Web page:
Another great means to accountability is playing the piano for and with other people. My students and I hold aPiano and Poetry Partythree times per year to share music, and support each other’s progress. It is wonderful for me to see my students making more time to play before a performance. The anticipation of performing gives us that extra edge of motivation to practice. As a result, the pieces we perform are the ones we remember the best, even years later. If you don’t have recitals or performing opportunities with your piano teacher, you can seek out other ways to get social with your music. There are lots of meet-up groups and open mics for musicians that want to play for each other, and pianists can get together with other instrumentalists such as guitarists, flutists, violinists and singers to jam on a few tunes.
Ultimately, however, you must make yourself accountable to your values and your vision. Plan your practice sessions at the beginning of each week, allocating the minutes (or hours) in your calendar. Establish a structure for practice and stick with it. When you need to miss your practice session for an extended period of time, such as for a vacation, write your intention to leave for the appointed amount of time and resume your practice when you return. Take yourself seriously; keeping aligned with your creative objective even when it is incredibly difficult is an act of self-love and a sign of healthy self-worth.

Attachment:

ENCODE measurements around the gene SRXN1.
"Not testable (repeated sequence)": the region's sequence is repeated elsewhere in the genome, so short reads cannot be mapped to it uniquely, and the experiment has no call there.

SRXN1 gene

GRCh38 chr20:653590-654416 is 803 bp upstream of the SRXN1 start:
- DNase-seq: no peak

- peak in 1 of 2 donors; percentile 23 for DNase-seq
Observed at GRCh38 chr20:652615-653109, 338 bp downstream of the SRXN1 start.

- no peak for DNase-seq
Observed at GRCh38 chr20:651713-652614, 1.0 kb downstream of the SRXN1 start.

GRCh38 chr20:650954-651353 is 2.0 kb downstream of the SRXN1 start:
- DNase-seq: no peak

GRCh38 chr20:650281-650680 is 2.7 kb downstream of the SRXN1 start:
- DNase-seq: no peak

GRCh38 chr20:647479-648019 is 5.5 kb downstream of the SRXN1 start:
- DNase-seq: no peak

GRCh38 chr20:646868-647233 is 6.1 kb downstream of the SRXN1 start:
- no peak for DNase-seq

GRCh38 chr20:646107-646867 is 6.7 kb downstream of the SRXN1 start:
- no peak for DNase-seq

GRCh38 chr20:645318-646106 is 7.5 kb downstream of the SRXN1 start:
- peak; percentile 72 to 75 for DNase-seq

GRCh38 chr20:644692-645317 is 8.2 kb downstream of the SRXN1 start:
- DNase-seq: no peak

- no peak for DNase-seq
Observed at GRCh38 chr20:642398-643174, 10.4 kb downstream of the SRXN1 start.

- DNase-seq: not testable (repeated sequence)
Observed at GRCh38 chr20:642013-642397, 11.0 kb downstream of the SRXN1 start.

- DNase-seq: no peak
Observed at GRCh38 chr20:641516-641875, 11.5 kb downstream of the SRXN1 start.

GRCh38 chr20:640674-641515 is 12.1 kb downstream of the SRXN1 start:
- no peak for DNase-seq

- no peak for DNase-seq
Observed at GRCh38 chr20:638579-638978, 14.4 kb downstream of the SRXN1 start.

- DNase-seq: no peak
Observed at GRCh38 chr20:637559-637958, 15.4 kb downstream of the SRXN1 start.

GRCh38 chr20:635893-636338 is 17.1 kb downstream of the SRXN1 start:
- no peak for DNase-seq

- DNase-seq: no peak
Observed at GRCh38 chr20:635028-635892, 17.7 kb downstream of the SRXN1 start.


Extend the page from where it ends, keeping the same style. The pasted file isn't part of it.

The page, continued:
How to you hold yourself accountable to your creative practice? Please leave a comment! It is great to share ideas 🙂
This post has been excerpted and edited from my upcoming book called Passion Practice: A Playbook for Overcoming Obstacles to Creativity, which will hopefully be available in the fall! I will be giving 10 copies away as soon as it is in print, through Goodreads and Amazon.com. I’ll keep you posted!